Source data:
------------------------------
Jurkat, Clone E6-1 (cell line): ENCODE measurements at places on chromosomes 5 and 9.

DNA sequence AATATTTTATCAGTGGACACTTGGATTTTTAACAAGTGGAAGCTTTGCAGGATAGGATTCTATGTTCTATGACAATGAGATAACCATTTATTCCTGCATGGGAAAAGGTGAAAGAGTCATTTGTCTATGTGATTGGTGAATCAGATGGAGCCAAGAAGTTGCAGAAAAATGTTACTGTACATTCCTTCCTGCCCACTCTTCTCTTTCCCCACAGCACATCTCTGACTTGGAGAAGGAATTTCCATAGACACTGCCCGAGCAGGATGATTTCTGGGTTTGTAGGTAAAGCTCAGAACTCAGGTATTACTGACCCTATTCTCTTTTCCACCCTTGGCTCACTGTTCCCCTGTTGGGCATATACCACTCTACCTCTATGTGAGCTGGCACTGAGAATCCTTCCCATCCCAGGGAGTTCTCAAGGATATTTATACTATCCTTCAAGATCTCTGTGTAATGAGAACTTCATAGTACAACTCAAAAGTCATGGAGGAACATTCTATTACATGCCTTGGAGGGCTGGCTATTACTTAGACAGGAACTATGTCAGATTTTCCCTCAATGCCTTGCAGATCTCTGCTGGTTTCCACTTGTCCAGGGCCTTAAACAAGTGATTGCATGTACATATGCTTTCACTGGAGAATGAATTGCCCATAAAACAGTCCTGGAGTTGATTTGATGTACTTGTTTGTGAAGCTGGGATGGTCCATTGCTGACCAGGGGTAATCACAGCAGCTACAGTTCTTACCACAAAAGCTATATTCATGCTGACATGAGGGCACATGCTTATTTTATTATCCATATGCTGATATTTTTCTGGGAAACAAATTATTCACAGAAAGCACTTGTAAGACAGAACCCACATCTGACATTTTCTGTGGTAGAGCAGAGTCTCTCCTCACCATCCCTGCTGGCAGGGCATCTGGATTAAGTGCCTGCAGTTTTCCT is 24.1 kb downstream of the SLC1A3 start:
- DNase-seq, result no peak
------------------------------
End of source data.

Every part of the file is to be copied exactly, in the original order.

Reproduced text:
Jurkat, Clone E6-1 (cell line): ENCODE measurements at places on chromosomes 5 and 9.

DNA sequence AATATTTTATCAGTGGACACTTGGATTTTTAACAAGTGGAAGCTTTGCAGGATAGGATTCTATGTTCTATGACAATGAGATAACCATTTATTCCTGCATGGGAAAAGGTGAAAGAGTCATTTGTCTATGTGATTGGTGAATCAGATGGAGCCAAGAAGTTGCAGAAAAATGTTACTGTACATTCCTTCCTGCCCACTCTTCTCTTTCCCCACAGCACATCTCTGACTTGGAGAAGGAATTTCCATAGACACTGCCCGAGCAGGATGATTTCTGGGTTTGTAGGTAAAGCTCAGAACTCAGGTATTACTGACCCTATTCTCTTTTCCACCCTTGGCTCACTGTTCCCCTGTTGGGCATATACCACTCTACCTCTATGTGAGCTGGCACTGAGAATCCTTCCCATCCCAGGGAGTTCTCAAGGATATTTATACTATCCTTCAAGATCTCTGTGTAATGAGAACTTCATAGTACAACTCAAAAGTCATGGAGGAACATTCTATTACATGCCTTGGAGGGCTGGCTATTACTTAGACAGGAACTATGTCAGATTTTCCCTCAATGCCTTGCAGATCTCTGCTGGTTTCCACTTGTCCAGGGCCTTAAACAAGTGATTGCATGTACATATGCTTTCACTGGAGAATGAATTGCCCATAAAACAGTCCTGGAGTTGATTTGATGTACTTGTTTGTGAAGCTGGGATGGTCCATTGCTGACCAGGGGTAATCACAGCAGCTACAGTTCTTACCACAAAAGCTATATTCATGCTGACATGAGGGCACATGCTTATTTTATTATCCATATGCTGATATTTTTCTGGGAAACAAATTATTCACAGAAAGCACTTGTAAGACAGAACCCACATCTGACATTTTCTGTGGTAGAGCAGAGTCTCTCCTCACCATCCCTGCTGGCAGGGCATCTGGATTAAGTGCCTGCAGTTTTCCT is 24.1 kb downstream of the SLC1A3 start:
- DNase-seq, result no peak